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months of impasse. a bipartisan group in the house of representatives did reach agreement in principle on an immigration reform framework. and there was some positive news on the deficit. but both of those items will take a long time to pay dividends. and the administration will have to still fight the crises for now, if they ever want to be able to maximize both of these agenda items in the long term. wolf? >> jessica yellin over at the white house, thanks very much. let's dig a little bit deeper now with our chief political correspondent, host of the "state of the union" candy crowley. the president trying to change the subject today, didn't work that well, because the subject is still out there. >> there's a formula for presidents who get into political trouble. and it begins with trying to change the questions. which he did pretty well, i think, in the rose garden, at least it was a good first step. went out there and said, okay, what we really noo ed is money
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to help secure the embassies. that was his response to the benghazi problem. he talked about the irs, and said, well, this was done, because i take these leaks very seriously, because they endanger americans. put it in a broader 50,000-foot context. this wasn't about reporters, it was about the safety of americans. he went after the irs, and said, i am angry. i'm just as angry as you are, and i've already fired people and we're going to prevent this from happening again. next step, change the subject. that's today. we're talking about jobs and the economy, and oh, my goodness, these people are looking at fleeting issues but i'll still focused on you. the pro be is, the third element for recovering from these, is time. you've got all these house republicans in particular out there going, i'm going to have a committee hearing on this angle and a committee hearing on this angle. so for the irs, the a.p. story of the phone records, as well as for benghazi, there are many more hearings to come. so it's going to take a while.
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>> which one do you think worries the administration the most? >> if you talk to them, the one they're most defensive about, that's how i take the -- that's how i sort of glean what they think is most important is, the irs. they do know that that has resonance, the reach of the government, et cetera, et cetera. i will also say that part of it is they feel most of the facts, that there's no smoking gun in terms of the a.p. thing, they feel that the benghazi facts are out there. the irs, there's still so many questions. i think kind of the unknown, waking up in the morning and thinking, oh, wait, we didn't know this, what are we going to do now. i this i that adds to it. >> candy will have a lot more sunday morning, 9:00 a.m., "state of the union," new poll numbers coming out now on how the public feels. thanks, candy. >> thanks, wolf. a case of life imitating art in a film festival. everyone's talking about a jewel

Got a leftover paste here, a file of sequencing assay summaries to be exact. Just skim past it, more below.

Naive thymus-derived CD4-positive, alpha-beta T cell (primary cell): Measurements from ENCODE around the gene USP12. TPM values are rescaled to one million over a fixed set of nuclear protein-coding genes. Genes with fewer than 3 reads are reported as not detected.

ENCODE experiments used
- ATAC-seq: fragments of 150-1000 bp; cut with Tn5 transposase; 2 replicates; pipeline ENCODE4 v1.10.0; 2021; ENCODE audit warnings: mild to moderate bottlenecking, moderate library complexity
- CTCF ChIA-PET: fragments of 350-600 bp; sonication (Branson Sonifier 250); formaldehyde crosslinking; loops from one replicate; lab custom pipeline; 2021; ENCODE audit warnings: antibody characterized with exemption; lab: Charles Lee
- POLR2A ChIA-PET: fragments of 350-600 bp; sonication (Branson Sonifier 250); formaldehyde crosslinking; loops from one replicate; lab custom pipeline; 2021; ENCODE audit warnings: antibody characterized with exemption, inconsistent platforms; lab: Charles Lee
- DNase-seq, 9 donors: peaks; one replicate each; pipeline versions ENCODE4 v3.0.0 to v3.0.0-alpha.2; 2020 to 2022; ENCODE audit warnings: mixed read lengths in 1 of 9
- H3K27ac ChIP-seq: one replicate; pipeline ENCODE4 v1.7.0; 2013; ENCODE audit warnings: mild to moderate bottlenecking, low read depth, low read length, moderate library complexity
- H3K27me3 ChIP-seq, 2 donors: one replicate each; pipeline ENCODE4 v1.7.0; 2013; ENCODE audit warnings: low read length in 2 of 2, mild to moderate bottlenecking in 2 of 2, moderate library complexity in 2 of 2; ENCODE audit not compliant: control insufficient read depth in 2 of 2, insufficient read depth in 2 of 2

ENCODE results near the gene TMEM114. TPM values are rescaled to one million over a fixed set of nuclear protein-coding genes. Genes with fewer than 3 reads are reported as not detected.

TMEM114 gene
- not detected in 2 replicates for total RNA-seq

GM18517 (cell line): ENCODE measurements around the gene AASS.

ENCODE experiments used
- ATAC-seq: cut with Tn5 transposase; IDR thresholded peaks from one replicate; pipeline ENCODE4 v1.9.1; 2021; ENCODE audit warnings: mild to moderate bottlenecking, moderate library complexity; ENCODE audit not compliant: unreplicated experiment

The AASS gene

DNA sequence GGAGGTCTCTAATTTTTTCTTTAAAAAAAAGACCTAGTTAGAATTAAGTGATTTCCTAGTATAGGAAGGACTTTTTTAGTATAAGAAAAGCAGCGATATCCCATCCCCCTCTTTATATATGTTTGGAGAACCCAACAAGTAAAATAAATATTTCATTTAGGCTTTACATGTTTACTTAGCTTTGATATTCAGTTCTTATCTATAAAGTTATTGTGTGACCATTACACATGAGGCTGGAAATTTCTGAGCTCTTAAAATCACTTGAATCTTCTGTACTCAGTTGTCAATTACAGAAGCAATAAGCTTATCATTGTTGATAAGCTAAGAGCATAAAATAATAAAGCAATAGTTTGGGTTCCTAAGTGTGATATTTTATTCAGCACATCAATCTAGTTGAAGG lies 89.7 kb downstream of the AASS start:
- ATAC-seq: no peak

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theft. that wasn't on screen, it was for real. plus, new promises as the pentagon promises to crack down on the sexual assault crieses in on the sexual assault crieses in the u.s. military. of a heart healthy diet. that's true. ...but you still have to go to the gym. ♪ the one and only, cheerios ♪ fly me to the moon ♪ let me play among the stars ♪ and let me see what spring is like ♪ ♪ on jupiter and mars ♪ in other words [ male announcer ] the classic is back.
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stunning statistics on sexual assault in the u.s. military. thousands of cases each year. but only a fraction of them are reported. now the commander in chief himself is demanding action, military leaders are speaking out about the causes. our pentagon correspondent barbara starr is working the story for us. what's the very latest, barbara? >> well, wolf, for too many victims, these are sex crimes of silence. here at the pentagon, chuck
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hagel said that is going to change. retired air force tech sergeant jennifer north is still full of emotion about being sexually assaulted. >> the best option for me was to try to endure it, to suck it up, and try and make it -- sorry. >> last year, in the air force, nearly 800 cases of sexual assault and unwanted contact were reported. across the military services, nobody knows how many victims stayed silent. president obama is making clear, he wants to see this behavior end. >> not only is it a crime, not only is it shameful, and disgraceful -- >> reporter: after just a little more than two months on the job, defense secretary chuck hagel is at the center of the accountability question. why has no senior commander been fired for not dealing with years of rising sex crimes in the